Diabetes

Introduction

Diabetes mellitus or simply ‘diabetes’ is a chronic and progressive condition, resulting in too much sugar in the blood stream.  This is due either to a lack of insulin (a hormone or signal controlling body sugars) or the body’s unresponsiveness to insulin.

Diabetes increases the risk of developing other serious health problems such as circulatory problems (stroke, heart attacks, poor blood supply to limbs), infections, eye problems (diabetes is the lead cause of blindness), kidney disease, nervous system complaints and in some cases coma.  Good blood sugar control is essential to prevent or slow down these complications.  It can be divided into two types:

Type 1

  • Usually starting in childhood or early adulthood
  • The body is unable to make enough insulin
  • Requires insulin replacement

Type 2

  • Reduced insulin or a lack of response to insulin
  • Associated with obesity

Classically, diabetes is a disease found in older age groups but it is increasing in the young.

What are the big issues?

Diabetes affects approximately 2.8 million people in the UK with an estimated 1 million people undiagnosed.  This emerging epidemic disproportionably affects ethnic minorities, the socially deprived and is closely related to obesity.

After the last national diabetes audit, the BBC described it as the ‘diabetes time bomb’; reflecting upon the escalating future costs to the NHS due to disease complications.

In Warwickshire, 5% of the population have diabetes.  In Coventry, it is slightly more at 5.5%.  Over a quarter of people in Warwickshire are obese, increasing to almost a third in Nuneaton & Bedworth.  It is likely that these cases registered with GPs in Warwickshire are just the tip of the iceberg.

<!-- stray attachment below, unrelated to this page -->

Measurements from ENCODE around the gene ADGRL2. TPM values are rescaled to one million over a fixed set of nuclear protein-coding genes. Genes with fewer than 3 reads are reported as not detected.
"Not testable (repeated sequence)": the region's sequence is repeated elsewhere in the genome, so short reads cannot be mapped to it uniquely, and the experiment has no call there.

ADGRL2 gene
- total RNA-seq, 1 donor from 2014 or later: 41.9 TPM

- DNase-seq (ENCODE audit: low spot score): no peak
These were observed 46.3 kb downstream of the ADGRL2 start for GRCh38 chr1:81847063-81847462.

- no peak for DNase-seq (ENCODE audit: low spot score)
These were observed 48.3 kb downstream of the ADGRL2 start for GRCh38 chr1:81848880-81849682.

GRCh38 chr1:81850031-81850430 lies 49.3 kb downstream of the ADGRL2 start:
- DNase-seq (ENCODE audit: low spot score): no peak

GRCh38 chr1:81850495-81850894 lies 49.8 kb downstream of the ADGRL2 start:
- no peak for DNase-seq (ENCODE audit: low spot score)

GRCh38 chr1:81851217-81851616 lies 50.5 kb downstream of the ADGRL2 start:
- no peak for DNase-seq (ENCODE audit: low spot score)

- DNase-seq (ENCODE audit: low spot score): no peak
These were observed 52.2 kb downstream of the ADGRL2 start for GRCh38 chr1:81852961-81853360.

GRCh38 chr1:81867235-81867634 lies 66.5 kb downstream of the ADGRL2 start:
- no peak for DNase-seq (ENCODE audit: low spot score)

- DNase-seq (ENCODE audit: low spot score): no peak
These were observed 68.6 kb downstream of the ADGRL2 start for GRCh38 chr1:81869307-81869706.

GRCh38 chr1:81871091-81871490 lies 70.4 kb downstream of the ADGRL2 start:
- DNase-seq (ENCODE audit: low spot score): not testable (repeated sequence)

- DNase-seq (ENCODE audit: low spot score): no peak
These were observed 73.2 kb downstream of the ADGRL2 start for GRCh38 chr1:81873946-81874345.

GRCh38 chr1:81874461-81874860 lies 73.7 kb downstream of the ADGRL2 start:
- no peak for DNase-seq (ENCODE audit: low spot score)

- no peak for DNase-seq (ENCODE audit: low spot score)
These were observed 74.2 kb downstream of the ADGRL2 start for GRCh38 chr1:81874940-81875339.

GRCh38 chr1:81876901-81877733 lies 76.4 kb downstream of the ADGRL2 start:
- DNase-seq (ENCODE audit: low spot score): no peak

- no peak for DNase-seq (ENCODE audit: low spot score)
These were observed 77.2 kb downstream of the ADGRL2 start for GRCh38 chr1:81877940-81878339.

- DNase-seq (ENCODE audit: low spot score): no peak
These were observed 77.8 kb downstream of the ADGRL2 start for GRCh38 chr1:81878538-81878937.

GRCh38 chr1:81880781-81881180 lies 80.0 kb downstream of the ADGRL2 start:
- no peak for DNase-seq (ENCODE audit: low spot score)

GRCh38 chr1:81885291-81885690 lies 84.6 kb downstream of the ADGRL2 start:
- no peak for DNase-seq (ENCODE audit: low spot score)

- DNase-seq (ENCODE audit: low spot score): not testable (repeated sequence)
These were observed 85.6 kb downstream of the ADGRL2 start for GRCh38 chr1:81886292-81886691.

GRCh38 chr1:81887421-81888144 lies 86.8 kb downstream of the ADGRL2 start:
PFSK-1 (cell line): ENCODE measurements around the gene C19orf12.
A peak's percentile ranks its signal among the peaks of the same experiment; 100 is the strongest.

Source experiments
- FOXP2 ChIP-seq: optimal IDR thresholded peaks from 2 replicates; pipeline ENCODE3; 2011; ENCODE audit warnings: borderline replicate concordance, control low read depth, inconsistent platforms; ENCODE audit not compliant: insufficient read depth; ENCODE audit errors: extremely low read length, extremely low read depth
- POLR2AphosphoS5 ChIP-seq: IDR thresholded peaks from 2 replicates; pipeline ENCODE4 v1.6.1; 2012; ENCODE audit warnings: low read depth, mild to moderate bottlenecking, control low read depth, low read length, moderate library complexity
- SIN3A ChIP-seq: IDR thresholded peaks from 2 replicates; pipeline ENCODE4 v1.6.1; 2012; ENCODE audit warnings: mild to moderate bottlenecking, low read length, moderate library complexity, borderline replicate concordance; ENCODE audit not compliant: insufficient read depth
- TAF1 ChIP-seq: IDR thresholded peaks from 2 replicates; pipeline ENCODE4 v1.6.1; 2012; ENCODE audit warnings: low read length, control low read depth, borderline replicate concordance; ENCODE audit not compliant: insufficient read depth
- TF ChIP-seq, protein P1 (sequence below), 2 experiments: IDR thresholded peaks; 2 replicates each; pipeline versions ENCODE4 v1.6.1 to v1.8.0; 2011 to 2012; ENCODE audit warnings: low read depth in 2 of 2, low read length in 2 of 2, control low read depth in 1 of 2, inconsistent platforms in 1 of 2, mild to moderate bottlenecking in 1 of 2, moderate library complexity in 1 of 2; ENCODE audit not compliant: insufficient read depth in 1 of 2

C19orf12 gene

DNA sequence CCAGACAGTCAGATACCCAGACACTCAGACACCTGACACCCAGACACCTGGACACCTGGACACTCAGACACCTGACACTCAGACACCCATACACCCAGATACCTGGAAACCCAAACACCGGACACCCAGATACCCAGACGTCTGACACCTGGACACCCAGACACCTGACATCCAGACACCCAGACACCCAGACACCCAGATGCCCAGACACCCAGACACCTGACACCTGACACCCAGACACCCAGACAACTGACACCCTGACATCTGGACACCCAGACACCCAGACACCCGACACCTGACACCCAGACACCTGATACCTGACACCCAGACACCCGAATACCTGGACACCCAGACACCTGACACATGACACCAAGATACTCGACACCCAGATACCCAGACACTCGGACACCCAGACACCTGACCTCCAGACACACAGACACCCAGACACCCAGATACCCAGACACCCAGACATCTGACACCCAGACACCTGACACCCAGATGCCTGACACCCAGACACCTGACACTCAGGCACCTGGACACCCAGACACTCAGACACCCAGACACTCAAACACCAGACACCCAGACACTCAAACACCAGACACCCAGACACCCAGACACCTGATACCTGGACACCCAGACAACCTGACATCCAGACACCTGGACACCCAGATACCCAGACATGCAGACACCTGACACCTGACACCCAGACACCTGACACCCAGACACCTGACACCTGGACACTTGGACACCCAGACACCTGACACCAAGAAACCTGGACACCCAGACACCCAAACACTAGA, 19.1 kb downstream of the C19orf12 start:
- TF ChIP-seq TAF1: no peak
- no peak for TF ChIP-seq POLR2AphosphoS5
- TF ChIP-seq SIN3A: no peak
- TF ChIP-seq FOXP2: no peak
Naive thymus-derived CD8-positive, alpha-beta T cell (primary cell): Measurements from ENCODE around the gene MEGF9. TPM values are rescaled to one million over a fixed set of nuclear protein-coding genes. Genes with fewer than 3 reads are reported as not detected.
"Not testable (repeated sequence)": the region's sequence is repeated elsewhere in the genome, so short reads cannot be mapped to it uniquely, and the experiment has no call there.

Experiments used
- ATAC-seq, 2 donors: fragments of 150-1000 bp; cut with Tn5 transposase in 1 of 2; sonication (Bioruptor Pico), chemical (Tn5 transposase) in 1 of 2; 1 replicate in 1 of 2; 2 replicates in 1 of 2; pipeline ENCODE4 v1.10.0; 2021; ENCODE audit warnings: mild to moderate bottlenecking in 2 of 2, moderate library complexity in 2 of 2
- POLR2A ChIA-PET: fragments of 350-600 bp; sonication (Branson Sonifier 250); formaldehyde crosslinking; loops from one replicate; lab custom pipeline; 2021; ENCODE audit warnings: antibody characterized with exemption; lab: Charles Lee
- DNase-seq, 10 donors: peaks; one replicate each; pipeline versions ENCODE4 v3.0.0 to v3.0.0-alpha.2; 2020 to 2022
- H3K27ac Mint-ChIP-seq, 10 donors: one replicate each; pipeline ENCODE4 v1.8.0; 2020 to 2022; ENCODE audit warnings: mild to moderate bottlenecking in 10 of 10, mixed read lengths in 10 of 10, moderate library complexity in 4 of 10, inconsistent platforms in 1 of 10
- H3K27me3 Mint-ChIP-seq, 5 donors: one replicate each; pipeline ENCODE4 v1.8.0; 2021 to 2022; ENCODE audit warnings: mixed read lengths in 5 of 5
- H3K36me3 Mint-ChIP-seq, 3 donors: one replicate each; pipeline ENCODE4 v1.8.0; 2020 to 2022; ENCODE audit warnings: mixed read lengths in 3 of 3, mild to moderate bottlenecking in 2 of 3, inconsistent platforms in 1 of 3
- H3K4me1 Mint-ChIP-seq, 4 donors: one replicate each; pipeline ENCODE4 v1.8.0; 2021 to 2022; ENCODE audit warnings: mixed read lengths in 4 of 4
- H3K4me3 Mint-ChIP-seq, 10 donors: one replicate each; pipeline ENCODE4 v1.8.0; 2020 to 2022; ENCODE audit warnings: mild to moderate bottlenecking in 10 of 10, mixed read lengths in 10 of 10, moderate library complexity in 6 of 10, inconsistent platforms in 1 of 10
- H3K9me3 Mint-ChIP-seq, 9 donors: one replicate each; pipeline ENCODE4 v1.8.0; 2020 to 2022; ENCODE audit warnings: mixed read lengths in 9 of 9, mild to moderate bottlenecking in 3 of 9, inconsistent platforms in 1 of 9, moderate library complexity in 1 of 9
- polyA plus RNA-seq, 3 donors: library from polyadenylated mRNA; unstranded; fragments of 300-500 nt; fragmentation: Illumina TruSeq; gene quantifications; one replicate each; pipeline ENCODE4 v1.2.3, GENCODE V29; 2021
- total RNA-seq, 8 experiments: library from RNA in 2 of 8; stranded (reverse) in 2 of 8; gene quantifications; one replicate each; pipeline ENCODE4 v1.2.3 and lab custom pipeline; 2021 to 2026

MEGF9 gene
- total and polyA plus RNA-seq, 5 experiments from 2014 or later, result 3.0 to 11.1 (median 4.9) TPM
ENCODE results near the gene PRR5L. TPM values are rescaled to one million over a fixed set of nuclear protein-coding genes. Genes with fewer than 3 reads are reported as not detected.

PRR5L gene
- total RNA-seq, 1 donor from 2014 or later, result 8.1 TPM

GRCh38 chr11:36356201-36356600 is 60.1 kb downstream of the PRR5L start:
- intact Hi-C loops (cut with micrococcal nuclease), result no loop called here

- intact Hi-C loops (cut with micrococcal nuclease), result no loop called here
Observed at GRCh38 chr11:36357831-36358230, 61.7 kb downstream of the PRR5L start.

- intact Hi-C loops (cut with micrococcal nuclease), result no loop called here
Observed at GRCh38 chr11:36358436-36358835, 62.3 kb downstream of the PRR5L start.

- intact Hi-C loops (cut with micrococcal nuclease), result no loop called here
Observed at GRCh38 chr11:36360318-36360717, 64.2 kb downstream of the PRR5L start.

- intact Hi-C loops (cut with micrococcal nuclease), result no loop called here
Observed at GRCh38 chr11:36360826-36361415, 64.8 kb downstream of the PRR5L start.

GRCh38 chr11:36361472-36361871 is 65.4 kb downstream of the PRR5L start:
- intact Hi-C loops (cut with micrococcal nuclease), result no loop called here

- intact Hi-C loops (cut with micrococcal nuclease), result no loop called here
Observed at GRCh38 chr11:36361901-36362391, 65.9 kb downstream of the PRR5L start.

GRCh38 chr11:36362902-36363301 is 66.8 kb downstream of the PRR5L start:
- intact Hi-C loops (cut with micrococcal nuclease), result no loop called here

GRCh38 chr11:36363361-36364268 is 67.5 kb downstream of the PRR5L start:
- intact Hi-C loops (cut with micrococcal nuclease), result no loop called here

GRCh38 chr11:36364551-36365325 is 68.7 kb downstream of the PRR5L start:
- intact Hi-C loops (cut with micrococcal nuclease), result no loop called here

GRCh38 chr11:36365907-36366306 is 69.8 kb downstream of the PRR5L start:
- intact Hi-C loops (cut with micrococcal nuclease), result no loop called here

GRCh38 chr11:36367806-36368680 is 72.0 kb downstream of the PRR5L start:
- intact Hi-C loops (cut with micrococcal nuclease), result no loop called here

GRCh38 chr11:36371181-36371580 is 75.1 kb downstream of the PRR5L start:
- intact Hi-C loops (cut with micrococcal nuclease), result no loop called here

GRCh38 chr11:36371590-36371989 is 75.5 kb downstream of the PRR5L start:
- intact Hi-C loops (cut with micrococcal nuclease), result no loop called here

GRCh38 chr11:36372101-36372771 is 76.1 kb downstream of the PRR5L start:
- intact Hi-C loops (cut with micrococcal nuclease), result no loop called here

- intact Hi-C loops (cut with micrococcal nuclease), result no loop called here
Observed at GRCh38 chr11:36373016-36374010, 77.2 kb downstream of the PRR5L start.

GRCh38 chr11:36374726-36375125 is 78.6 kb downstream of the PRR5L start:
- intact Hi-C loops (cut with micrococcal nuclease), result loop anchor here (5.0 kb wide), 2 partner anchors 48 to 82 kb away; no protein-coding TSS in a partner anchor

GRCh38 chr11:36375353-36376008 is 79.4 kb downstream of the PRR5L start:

Depression is twice as common in diabetic patients (as with all chronic health conditions) and leads to significant reduction in individual disease control.

What do people say?

It is generally accepted amongst support groups and health care professionals that early diagnosis and introduction of treatment is essential to care for individuals with diabetes and reduce their risk of developing complications.

A Diabetes Needs Assessment for Warwickshire PCT in 2009 highlighted the need to integrate diabetes services across Warwickshire.  It was found that diabetic services were fragmented across the county.

What do we need to do?

  • Emphasis on early detection of diabetes within primary care to prevent complications including prioritising at risk groups; the socially deprived and ethnic minorities.
  • Tackle obesity by encouraging uptake of exercise prescription schemes.
  • To integrate services across the county and provide equal access.
  • Improve access to dietetic services to bring patient experience in line with current NICE guidance.
  • Prompt access for diabetic foot care with adequate provision of podiatrists.
  • Improve patient education to empower individual responsibility for disease management.

Who needs to know?

  • Diabetes specialists
  • General Practitioners
  • Individuals
  • NHS Warwickshire
  • Practice nurses
  • Public Health
  • Schools and colleges
  • Warwickshire County Council

Further information